“Tomatoes sell well here,” Prim says. “The shrink is not bad on them.”
Prim uses a sign kit to identify greenhouse product.
Clamoring for clamshells
New Frontiers Natural Marketplace, a group of five stores based in Buellton, Calif., features clamshell containers of greenhouse-grown conventional and organic butter lettuce and upland cress from Hollandia Produce LLC, Carpinteria, Calif., says John Odahara, produce director.
“They do real well, especially in California with the name recognition,” he says.
The stores also carry tomatoes and vegetables from Wholesum Family Farms, a Nogales, Ariz.-based company with greenhouses in Mexico and Arizona.
In all, the stores carry a dozen or more greenhouse items, many of which are grown locally.
Tomatoes are the best sellers.
“At any time, we can have a dozen different tomato products,” he says.
New Frontiers also offers greenhouse green and colored bell peppers and cucumbers.
Odahara intermingles greenhouse products with conventional ones.
“As we go into winter, (sales) always get better,” he says, since field product is not as abundant during the colder months as it is in the spring and summer.
Greenhouse prices often are compatible with or even better than conventional produce, he says.
It seems that most shoppers probably don’t know a lot about how greenhouse products are grown.
At Red Apple, “The main thing is quality,” Prim says. “If the product looks nice, they buy it.”
The store’s greenhouse tomatoes “look nice and red and taste good,” he says.
New Seasons Shoppers probably don’t know why greenhouse produce looks better, they just believe it does, Fairchild says.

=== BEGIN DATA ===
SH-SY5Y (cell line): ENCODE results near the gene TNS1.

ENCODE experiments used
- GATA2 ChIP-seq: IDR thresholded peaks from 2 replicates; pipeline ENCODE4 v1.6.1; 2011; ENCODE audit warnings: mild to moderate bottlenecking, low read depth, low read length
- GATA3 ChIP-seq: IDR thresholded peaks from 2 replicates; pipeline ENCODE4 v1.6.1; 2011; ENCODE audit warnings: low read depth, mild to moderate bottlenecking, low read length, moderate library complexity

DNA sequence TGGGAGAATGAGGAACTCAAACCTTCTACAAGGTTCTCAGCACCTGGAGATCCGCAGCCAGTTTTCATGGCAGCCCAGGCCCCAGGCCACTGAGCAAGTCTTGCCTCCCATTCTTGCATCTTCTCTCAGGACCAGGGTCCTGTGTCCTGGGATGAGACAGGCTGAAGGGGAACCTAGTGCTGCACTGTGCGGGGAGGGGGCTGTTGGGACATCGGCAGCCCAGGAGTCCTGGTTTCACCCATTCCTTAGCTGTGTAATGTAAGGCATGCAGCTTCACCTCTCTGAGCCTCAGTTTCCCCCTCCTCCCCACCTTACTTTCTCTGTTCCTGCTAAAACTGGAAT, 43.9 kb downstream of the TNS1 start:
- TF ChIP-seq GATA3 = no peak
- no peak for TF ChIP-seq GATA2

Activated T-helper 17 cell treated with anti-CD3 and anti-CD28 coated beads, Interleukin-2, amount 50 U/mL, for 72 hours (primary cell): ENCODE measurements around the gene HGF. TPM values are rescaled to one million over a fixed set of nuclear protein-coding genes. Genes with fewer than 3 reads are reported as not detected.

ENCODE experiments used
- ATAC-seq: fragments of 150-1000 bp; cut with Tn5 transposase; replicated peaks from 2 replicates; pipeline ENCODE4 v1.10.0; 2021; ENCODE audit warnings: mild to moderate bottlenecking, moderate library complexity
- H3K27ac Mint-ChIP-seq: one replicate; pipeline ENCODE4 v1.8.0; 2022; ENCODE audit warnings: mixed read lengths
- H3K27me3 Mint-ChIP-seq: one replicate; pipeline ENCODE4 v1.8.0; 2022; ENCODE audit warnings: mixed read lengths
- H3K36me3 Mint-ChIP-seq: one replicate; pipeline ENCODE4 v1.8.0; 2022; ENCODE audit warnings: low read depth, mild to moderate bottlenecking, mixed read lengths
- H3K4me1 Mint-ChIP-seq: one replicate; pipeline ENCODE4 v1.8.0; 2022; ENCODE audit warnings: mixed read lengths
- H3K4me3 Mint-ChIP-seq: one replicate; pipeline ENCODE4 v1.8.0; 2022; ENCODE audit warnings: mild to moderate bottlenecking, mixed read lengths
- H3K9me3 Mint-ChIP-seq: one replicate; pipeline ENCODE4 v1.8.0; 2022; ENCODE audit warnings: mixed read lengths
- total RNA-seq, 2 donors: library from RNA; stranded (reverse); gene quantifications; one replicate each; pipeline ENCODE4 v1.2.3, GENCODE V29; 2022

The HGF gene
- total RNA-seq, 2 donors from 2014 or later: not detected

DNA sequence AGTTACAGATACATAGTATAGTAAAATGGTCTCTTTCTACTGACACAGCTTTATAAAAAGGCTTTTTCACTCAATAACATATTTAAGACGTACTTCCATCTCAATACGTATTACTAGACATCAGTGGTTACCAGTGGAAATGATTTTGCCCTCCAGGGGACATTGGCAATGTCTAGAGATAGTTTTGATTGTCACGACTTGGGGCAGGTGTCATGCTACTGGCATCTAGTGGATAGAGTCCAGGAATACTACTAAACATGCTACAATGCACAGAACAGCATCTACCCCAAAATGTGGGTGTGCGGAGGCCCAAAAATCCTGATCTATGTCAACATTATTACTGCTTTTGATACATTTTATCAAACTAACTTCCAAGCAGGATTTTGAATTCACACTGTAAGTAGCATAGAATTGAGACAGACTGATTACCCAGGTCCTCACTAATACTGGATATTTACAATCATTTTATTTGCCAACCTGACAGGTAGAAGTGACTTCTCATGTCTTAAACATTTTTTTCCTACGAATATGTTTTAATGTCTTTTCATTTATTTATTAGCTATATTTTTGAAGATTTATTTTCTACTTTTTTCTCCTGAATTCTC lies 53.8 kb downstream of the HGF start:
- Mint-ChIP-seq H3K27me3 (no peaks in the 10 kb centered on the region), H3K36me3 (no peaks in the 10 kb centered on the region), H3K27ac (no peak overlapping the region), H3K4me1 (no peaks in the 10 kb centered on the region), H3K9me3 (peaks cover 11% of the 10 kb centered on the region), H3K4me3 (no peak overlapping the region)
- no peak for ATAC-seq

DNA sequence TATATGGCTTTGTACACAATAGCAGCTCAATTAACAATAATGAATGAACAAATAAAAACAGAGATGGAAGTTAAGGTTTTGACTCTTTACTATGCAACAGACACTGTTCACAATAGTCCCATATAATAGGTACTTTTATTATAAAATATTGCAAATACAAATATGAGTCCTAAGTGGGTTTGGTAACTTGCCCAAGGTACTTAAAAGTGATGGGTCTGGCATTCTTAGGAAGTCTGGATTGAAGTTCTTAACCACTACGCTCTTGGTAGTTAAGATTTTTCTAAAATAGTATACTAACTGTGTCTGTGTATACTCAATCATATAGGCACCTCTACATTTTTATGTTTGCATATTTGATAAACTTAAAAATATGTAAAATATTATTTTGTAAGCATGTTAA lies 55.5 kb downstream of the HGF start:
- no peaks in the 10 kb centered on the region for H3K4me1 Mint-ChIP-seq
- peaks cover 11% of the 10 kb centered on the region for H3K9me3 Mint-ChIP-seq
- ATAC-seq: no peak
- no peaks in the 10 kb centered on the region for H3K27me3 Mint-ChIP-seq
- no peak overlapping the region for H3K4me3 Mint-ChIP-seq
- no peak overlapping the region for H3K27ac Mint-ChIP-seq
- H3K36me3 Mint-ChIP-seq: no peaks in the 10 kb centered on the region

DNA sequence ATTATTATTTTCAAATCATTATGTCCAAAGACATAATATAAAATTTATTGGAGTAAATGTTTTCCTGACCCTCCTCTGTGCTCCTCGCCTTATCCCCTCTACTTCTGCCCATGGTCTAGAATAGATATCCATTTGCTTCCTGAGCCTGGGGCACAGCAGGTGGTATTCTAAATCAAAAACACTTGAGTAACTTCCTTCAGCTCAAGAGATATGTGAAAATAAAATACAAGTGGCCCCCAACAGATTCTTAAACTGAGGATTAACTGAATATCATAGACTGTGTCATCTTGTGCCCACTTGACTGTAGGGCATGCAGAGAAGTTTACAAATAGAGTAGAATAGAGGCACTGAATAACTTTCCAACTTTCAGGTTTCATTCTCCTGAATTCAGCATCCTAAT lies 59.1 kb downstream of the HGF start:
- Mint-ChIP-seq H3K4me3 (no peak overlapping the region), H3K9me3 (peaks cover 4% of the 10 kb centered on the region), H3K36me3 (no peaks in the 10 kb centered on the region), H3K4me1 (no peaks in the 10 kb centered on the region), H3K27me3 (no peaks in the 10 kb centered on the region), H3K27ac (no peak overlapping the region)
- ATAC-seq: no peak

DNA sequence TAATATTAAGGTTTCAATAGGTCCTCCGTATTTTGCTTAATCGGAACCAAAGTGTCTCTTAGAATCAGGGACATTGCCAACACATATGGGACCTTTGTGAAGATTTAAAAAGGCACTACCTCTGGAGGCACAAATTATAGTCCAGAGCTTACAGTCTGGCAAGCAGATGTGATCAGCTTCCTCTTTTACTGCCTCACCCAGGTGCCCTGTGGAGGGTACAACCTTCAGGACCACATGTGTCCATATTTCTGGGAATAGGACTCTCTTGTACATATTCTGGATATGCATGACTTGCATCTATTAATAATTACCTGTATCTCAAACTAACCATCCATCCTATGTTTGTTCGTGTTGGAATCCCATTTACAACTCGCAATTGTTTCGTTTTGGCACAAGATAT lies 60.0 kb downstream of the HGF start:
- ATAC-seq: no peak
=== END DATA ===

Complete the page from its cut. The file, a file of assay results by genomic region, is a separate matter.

“I don’t get a lot of feedback from customers or staff that it makes a difference to people,” he says.
Shoppers at New Frontiers Natural Marketplace are concerned with getting the best product for the best price, Odahara says, not whether something is greenhouse-grown.
While many retailers merchandise greenhouse products among their conventional counterparts, Vince Choate, director of marketing for Hollandia Produce, suggests creating a destination for shoppers by displaying all greenhouse products together, similar to how organic produce is merchandised.
However, Mike Aiton, marketing director for Prime Time International, Coachella, Calif., thinks it’s probably best to display like commodities together.
“The colors of greenhouse products are very attractive,” he says. “They really do draw attention to themselves.”
Despite the tough economy, Mark Cassius, executive vice president of sales for Eurofresh Farms, Willcox, Ariz., anticipates further growth in the greenhouse category, largely because shoppers have become accustomed to having good-tasting tomatoes available year-round.
Growth should be especially strong in the snack category, he says.
Many suppliers will be expanding outside of traditional greenhouse commodities.
Growers can produce just about anything in a greenhouse, says Helen Aquino, marketing manager for Eatontown, N.J.-based Village Farms.
Village Farms may have some new items available in the future, she says.
At Wholesum Family Farms, general manager Ricardo Crisantes says he’s interested in growing zucchini squash in a greenhouse.
Lettuce, microgreens, herbs, leafy greens and, in some places, eggplant are some of the greenhouse products Jensen, the consultant, thinks may show up in the not-too-distant future.